No, I don't think so. I was never a bully. I was never I was never violent or, or push people around, I was arrogant and full of myself and knew everything, and nobody could tell me anything, right. So I had that problem. I never felt like I was a prisoner in my own body, the prison of Peace Project started as something different. And that is, one, it sounded like a really deep test of who I was, as a human being to teach murderers, to be peacemakers. And to it was going to offer me an opportunity to acid test some of these de escalation skills that I had been developing. And, you know, I, we started the prison at Peace project when I was six years old. So I was no spring chicken, going into this thing. And it you know, it's turned out to be an amazing project. Amazing. beyond amazing.

Todd Foster:

Do you feel like you found happiness finally, at the age of 60? Or were you happy before then?

Doug Noll:

I think I found happiness at about age 54, 55 Finally, took me that long, five and a half decades to find true happiness. And for those who are seeking happiness, and are really unhappy in their lives, I'll tell you what it is, it's not about the money. It's about service to others, learning how to serve others in a meaningful way. And that doesn't mean you have to do something big, like the Mother Teresa, you can learn how to serve one person at a time. So what I call listening people into existence. And once you learn that, you get this sense of pure joy in life, because your life has meaning. What did Viktor Frankl say is that the meaning of life is to serve others is true. And that is absolutely true.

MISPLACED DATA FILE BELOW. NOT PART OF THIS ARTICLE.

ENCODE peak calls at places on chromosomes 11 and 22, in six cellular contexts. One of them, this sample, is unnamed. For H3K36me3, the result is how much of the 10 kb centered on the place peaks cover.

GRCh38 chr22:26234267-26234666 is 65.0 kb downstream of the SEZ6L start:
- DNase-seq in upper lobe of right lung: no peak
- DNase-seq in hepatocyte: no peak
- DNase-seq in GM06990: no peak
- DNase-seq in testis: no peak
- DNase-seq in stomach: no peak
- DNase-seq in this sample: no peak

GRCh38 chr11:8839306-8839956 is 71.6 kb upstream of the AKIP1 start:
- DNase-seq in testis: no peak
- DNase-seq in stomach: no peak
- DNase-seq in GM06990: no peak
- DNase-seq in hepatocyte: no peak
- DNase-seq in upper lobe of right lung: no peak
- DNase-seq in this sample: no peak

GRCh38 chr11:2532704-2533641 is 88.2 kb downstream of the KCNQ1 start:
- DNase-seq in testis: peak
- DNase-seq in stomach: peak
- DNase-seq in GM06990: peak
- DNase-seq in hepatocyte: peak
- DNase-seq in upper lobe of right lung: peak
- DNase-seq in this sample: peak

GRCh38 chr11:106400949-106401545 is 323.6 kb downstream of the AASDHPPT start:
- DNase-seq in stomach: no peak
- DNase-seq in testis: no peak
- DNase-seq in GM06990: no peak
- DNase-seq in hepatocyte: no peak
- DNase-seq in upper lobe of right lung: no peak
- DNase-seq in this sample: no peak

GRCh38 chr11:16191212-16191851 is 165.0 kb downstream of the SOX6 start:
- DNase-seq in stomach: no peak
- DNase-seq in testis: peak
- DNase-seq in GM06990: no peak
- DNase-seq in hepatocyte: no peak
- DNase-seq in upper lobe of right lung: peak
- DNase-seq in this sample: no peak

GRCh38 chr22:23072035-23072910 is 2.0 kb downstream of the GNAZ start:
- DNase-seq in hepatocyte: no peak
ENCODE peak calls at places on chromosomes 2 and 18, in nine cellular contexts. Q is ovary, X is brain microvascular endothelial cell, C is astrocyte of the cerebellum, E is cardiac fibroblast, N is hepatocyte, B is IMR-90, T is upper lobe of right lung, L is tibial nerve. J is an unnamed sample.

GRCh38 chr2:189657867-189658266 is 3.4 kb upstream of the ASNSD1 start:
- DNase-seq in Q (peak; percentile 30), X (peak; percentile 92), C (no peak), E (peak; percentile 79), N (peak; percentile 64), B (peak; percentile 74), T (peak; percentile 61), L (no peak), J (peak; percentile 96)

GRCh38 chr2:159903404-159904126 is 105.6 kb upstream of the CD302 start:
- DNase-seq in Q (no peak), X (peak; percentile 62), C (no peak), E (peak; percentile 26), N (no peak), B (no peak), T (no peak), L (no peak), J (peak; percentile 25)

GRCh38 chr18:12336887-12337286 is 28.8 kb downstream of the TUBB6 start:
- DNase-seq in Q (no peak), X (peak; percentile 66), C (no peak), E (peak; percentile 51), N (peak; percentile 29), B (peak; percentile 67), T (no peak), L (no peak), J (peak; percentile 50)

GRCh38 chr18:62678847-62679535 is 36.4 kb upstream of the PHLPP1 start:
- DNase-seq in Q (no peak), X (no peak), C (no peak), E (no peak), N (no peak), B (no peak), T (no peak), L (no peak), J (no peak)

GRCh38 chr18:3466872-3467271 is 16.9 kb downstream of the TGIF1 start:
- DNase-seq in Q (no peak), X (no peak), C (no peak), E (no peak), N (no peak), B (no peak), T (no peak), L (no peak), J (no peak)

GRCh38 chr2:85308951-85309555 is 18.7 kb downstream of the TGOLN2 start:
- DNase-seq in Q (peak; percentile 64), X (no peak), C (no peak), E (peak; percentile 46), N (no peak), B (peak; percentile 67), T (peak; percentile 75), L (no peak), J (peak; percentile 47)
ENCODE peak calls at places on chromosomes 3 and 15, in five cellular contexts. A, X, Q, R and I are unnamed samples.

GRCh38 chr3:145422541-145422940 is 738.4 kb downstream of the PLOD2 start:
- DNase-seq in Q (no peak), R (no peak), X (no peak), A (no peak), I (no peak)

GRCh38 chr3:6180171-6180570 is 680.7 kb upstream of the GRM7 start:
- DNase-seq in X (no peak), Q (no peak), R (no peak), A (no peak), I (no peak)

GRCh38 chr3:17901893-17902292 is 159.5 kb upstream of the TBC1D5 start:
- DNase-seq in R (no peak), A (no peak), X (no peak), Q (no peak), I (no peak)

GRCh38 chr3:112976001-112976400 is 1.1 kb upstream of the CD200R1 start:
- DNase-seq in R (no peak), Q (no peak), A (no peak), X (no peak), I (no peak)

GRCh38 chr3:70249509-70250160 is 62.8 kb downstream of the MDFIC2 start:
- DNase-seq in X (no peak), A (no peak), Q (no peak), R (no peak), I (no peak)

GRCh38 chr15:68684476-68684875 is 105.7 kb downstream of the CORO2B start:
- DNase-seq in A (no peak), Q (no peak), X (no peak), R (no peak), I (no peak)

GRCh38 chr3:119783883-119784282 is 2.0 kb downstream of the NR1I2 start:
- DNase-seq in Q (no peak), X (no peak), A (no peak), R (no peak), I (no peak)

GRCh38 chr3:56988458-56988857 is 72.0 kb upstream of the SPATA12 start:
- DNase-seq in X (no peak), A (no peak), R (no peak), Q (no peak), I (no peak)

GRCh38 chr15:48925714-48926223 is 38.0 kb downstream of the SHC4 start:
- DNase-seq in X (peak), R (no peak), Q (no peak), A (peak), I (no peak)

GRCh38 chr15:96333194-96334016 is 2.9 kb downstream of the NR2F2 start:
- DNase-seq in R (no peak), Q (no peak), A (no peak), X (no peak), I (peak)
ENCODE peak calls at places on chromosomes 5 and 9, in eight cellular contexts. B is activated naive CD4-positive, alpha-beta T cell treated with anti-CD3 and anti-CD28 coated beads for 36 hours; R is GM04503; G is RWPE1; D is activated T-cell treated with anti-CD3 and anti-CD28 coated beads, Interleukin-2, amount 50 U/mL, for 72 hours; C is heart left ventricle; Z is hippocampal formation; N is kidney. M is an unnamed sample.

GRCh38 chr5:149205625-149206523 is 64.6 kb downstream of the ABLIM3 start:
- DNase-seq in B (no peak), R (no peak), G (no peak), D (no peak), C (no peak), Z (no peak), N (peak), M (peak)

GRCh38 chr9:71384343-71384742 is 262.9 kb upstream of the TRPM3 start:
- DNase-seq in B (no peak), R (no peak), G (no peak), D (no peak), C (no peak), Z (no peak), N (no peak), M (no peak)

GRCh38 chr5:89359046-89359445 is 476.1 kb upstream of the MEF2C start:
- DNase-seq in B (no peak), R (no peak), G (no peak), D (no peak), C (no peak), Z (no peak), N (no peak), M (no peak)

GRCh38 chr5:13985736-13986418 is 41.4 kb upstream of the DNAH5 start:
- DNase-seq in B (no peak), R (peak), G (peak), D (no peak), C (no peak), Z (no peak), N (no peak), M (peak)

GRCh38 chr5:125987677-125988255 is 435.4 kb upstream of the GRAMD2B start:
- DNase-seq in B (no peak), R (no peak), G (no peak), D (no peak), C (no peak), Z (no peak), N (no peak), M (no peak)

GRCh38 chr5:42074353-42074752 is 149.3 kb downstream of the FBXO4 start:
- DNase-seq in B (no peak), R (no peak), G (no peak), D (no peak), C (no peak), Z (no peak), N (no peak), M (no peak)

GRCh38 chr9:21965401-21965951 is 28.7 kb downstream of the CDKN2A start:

Alyssa Stanley:

I find this absolutely fascinating because especially in the coaching practice, a lot of times it's a misconception that you somewhat Listen, but you essentially tell the recipient what they should do and give them all kinds of advice. And the last practice is actually listening to those that are sitting across the table. Because the more you allow someone to speak, the more self discovery happens. And when self discovery happens, that's when real change actually occurs. It's not necessarily the recommendations that we give, or what we tell them that they should do. It's them being able to speak in us truly listening on a deeper level. So being able to listen on a deeper level takes a lot of time and development, that's really not something that you're taught in school, right. So

Doug Noll: